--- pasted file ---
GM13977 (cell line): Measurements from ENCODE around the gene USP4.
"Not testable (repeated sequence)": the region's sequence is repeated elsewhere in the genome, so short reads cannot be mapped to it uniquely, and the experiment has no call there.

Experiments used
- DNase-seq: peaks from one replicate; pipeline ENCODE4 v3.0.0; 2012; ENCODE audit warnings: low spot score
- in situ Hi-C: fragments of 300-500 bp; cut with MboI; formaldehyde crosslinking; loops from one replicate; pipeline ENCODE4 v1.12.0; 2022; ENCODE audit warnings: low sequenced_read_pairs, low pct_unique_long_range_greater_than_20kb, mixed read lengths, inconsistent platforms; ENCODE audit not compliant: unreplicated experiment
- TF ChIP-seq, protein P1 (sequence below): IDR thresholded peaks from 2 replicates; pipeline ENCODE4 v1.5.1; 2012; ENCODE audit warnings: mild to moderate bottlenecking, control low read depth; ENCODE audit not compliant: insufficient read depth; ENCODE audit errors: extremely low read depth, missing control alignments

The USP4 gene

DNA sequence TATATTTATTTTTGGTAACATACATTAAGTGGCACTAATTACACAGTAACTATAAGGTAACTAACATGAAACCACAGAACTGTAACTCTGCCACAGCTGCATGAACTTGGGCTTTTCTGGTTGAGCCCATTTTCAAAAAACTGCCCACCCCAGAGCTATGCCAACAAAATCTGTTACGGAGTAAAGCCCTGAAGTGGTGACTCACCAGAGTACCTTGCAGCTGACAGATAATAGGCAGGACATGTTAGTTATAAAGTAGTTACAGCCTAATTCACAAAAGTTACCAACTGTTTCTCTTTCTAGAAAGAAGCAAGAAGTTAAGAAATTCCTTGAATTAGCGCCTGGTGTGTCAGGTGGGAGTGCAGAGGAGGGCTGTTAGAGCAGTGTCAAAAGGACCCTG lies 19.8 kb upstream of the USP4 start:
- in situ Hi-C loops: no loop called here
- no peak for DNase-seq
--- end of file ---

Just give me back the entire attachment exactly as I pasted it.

GM13977 (cell line): Measurements from ENCODE around the gene USP4.
"Not testable (repeated sequence)": the region's sequence is repeated elsewhere in the genome, so short reads cannot be mapped to it uniquely, and the experiment has no call there.

Experiments used
- DNase-seq: peaks from one replicate; pipeline ENCODE4 v3.0.0; 2012; ENCODE audit warnings: low spot score
- in situ Hi-C: fragments of 300-500 bp; cut with MboI; formaldehyde crosslinking; loops from one replicate; pipeline ENCODE4 v1.12.0; 2022; ENCODE audit warnings: low sequenced_read_pairs, low pct_unique_long_range_greater_than_20kb, mixed read lengths, inconsistent platforms; ENCODE audit not compliant: unreplicated experiment
- TF ChIP-seq, protein P1 (sequence below): IDR thresholded peaks from 2 replicates; pipeline ENCODE4 v1.5.1; 2012; ENCODE audit warnings: mild to moderate bottlenecking, control low read depth; ENCODE audit not compliant: insufficient read depth; ENCODE audit errors: extremely low read depth, missing control alignments

The USP4 gene

DNA sequence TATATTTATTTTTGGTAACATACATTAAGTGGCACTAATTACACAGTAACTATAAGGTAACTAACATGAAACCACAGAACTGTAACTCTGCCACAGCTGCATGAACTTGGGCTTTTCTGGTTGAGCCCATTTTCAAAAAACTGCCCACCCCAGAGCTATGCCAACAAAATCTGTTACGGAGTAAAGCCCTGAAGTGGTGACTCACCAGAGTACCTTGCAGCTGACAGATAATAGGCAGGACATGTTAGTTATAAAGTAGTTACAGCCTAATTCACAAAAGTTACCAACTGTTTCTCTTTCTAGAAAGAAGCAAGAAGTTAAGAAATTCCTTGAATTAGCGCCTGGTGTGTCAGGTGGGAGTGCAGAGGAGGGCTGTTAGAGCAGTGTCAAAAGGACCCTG lies 19.8 kb upstream of the USP4 start:
- in situ Hi-C loops: no loop called here
- no peak for DNase-seq